Under current state law, Gov. Roy Cooper’s cabinet appointments may be subject to Senate confirmation hearings. On Jan. 17, however, Michael Regan was sworn in as North Carolina’s Secretary of the Department of Environmental Quality at a time when the coal ash issue – something his department is largely responsible for – continues to roil the citizenry and generate billion-dollar bills for industry and possibly Duke Energy ratepayers. Since Regan took office, the department has withdrawn from a multi-state lawsuit against his former employer, the U.S. Environmental Protection Agency, over President Obama’s Clean Energy Plan. And while DEQ’s Environmental Management Commission has taken a step back from its pending coal ash rule, the Energy Policy Council – revitalized under Gov. Pat McCrory, though previously dormant – has postponed its next meeting twice.
Conservatives for Clean Energy, a Raleigh based non-profit, recently expanded into Virginia where it will continue its efforts to “educate the public on the benefits of clean and renewable energy sources.”
With a vote Thursday, a Charlotte, North Carolina school district took a step closer to implementing a major solar initiative expected to save millions of dollars in operating costs.
As Toshiba develops new technology for the energy future, the company is making a big bet on North Carolina.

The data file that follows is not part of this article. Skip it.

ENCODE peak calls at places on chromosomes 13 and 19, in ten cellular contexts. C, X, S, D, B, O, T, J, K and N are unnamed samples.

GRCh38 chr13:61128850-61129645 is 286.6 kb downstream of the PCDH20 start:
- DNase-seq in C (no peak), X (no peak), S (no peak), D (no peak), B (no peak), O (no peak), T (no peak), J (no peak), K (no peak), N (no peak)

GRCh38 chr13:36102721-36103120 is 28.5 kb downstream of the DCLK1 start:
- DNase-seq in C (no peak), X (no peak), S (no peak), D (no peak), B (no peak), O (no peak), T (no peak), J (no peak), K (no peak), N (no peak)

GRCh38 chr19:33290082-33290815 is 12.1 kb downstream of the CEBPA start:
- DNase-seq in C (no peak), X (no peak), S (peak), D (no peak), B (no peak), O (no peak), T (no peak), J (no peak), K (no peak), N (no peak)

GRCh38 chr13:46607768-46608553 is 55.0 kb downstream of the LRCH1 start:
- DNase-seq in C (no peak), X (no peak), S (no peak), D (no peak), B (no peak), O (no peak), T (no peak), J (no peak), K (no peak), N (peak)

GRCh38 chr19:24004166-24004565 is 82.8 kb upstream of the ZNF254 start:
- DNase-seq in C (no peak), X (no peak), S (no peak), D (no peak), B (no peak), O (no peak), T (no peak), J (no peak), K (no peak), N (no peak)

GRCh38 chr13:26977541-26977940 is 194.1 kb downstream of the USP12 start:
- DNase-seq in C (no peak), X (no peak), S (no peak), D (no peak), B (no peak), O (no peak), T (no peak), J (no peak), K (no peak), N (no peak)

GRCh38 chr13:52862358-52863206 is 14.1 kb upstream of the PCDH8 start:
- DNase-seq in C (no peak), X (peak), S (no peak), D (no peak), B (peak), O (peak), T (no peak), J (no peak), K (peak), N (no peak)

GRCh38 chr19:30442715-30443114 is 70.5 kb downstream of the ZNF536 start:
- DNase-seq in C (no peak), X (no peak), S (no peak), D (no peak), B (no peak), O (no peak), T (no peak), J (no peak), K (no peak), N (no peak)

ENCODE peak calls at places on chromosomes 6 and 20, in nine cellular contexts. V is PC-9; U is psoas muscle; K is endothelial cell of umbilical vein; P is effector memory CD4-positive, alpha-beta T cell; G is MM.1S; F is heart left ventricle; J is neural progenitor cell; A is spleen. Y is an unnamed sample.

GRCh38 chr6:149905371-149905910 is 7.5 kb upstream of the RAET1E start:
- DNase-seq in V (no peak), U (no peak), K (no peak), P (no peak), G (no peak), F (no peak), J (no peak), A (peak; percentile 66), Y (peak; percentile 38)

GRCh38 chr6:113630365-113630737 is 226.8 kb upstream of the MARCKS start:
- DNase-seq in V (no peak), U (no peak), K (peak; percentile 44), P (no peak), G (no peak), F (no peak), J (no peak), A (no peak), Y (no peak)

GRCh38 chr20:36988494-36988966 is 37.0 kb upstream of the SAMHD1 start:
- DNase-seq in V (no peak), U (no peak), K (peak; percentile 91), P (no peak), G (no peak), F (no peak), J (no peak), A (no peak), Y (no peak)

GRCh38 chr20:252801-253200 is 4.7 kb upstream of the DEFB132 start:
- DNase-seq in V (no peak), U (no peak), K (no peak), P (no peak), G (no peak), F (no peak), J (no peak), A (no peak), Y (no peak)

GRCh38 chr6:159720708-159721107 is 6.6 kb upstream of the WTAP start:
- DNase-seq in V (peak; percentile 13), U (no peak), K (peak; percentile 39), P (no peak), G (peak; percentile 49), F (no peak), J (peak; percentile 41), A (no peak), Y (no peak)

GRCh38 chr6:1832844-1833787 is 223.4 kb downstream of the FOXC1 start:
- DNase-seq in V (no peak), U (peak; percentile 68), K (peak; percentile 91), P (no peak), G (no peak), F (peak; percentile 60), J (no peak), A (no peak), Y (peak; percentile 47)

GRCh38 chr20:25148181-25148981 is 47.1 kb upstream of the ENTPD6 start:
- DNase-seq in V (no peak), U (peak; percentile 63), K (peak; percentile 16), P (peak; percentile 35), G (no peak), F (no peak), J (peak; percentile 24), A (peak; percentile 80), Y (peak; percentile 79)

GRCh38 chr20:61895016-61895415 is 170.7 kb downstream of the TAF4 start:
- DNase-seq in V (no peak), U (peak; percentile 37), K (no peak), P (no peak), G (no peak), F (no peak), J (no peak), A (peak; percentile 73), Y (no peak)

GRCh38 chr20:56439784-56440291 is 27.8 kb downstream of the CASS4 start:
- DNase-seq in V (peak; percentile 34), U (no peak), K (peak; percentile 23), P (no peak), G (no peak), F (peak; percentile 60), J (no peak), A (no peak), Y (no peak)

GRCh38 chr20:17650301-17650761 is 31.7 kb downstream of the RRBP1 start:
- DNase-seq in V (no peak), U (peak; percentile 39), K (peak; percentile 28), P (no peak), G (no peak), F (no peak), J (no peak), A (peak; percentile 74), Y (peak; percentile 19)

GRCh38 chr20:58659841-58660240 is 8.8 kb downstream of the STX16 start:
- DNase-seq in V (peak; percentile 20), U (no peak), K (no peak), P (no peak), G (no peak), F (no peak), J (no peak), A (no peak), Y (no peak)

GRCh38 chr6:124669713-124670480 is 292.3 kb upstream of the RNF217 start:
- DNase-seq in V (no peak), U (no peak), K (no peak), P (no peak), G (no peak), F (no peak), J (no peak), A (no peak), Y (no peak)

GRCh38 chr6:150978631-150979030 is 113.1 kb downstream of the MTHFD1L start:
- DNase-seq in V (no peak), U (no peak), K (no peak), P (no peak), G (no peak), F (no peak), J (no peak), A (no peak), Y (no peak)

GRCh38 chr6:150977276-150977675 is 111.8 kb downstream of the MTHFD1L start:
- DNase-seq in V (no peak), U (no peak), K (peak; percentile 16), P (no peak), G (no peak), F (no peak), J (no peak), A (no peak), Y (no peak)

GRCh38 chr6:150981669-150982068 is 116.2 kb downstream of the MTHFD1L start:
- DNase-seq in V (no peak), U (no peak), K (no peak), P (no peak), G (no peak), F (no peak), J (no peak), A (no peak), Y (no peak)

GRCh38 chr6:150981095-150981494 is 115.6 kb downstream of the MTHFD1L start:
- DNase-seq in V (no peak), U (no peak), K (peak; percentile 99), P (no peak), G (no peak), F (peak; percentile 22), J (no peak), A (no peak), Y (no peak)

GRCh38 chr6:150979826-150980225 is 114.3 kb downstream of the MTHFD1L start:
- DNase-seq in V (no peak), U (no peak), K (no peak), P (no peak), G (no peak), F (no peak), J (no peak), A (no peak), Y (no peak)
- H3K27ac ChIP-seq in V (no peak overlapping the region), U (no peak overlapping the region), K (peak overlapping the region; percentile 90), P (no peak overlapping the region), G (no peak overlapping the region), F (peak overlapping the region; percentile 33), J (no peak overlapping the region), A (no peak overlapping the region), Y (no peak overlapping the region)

On Dec. 16, and without fanfare, President Obama signed the Water Infrastructure Improvements for the Nation (WIIN) Act of 2016. Though he didn’t mention it in his official statement, the bill contains an amendment that alters how coal ash will be regulated, with more oversight afforded to the states.
On Wednesday, the North Carolina Energy Policy Council unanimously voted to formally request that the General Assembly re-evaluate state energy policy.
When Democrat Roy Cooper is inaugurated as North Carolina’s next governor on Jan. 1, it will likely mean a major shakeup in agencies that regulate the state’s energy industry.
While much of North Carolina’s energy focus is on Duke Energy, advancements made by the state’s 26 electric cooperatives, should not be overlooked. Co-op officials say their organizational structure allows them to be nimble, enabling them to incorporate new technology more quickly than large investor-owned utilities, technology that gives consumers added control while helping them to become more energy efficient. And, what they’re learning from a couple of microgrid pilot programs will guide their future renewable energy investments. To learn more about North Carolina’s co-ops – which serve roughly a quarter of the state’s population, Southeast Energy News asked Nelle P. Hotchkiss, Senior Vice President of Corporate Relations at North Carolina’s Association of Electric Cooperatives, to participate in a Q&A. Southeast Energy News: What prompted the creation of electric co-ops in North Carolina?
North Carolina officials have delayed a vote on a key coal ash rule amid a dispute over whether state or federal groundwater standards should be part of the rule.
Deadlines in North Carolina’s coal ash law have some worried that Duke Energy may choose recycling options that could leave prospective concrete customers unsatisfied and much of its coal ash inventory in wet impoundments.